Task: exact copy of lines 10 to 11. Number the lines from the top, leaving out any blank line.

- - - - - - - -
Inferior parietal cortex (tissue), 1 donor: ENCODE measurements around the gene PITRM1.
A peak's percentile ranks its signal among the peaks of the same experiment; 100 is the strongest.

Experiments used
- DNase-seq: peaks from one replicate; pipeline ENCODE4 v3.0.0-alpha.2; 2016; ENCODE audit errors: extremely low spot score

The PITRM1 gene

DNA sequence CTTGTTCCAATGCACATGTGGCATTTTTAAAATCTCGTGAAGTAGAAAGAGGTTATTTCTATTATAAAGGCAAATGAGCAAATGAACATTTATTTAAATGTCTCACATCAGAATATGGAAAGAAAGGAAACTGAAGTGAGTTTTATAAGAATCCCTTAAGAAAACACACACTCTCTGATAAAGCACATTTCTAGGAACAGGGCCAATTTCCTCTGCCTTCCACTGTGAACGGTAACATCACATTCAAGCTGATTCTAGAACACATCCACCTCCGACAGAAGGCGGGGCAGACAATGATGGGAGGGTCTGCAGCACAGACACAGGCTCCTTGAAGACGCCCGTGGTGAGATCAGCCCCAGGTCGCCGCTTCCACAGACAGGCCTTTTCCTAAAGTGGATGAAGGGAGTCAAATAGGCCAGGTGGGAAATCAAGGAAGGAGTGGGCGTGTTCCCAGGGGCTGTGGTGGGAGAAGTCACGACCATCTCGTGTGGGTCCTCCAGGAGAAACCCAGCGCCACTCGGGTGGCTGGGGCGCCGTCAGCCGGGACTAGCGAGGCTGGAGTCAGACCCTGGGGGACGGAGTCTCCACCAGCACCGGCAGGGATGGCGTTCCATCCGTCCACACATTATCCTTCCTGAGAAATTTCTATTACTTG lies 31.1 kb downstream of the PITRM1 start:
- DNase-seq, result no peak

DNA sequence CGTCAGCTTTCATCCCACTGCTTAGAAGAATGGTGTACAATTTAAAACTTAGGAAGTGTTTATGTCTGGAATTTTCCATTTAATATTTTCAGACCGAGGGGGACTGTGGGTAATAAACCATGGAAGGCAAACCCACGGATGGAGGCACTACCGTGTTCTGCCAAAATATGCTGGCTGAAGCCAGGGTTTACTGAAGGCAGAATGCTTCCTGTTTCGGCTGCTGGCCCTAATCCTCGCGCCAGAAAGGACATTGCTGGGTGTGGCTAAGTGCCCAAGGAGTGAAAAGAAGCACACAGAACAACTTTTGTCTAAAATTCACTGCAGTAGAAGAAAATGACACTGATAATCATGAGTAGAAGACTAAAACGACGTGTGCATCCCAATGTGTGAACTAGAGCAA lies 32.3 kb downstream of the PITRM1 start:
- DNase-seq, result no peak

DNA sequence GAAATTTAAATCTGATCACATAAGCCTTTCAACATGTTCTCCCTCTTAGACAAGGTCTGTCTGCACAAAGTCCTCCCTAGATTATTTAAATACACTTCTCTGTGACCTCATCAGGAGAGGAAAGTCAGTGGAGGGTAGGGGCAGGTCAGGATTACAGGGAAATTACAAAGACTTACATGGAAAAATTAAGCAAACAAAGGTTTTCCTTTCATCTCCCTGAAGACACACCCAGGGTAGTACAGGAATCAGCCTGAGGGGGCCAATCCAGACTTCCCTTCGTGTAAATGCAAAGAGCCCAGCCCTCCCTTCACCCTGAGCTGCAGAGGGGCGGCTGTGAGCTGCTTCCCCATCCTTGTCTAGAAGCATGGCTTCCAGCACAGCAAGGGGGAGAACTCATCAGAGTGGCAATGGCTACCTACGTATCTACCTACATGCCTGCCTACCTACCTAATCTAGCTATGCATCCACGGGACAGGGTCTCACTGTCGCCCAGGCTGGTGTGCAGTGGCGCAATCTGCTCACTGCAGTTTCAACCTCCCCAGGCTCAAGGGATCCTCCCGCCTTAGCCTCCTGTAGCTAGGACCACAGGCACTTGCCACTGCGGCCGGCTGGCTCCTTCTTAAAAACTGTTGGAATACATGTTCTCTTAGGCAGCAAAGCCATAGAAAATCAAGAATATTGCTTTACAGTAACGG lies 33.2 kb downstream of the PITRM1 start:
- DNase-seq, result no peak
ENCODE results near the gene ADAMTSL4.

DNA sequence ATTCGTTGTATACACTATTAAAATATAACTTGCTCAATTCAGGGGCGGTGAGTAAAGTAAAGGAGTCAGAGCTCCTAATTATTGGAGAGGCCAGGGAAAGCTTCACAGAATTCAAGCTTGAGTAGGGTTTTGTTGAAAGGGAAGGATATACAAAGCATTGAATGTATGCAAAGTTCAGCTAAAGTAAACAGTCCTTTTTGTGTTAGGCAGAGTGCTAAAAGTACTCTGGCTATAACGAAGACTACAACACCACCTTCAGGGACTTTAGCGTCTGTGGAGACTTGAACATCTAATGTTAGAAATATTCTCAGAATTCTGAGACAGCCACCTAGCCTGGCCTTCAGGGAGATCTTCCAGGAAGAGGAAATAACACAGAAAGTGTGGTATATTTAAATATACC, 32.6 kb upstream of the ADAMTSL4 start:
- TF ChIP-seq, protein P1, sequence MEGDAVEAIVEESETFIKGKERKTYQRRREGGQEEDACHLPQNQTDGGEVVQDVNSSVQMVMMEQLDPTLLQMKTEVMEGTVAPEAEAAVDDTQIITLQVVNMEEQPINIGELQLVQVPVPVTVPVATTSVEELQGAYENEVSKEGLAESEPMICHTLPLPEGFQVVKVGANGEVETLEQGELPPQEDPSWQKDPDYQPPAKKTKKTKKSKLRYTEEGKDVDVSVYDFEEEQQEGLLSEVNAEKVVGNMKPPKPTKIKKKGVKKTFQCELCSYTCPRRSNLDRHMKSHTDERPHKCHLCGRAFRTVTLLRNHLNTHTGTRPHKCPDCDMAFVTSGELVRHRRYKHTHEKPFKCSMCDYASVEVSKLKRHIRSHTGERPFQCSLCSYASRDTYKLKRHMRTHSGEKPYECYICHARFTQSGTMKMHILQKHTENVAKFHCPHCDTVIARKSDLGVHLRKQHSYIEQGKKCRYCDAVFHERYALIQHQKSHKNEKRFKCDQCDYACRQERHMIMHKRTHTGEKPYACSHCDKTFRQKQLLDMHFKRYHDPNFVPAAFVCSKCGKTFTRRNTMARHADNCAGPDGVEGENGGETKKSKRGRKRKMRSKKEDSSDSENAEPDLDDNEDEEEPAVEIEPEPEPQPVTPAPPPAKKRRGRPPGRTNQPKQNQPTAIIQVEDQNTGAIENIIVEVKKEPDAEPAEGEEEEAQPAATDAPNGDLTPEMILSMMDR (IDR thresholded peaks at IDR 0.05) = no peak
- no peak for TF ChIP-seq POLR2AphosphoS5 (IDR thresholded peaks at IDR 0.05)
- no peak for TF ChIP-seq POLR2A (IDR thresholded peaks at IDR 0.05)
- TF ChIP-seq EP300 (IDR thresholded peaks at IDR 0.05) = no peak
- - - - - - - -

DNA sequence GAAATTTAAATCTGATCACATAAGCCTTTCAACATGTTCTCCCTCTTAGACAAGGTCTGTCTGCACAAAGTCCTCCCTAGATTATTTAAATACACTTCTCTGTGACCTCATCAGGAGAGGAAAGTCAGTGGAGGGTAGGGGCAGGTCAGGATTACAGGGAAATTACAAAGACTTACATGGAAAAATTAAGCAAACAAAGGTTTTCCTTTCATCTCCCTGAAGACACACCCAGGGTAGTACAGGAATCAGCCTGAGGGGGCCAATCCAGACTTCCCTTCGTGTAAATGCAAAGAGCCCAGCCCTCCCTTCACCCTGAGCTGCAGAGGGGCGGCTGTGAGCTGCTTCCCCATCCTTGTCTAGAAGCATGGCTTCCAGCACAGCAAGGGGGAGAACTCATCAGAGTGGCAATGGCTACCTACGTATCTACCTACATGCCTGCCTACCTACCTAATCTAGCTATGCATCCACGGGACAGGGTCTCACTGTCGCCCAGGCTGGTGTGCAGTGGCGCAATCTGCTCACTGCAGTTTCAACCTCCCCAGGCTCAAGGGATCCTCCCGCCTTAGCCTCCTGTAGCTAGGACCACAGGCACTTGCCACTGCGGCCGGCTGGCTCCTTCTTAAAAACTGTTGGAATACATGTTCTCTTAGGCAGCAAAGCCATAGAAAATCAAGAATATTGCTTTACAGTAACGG lies 33.2 kb downstream of the PITRM1 start:
- DNase-seq, result no peak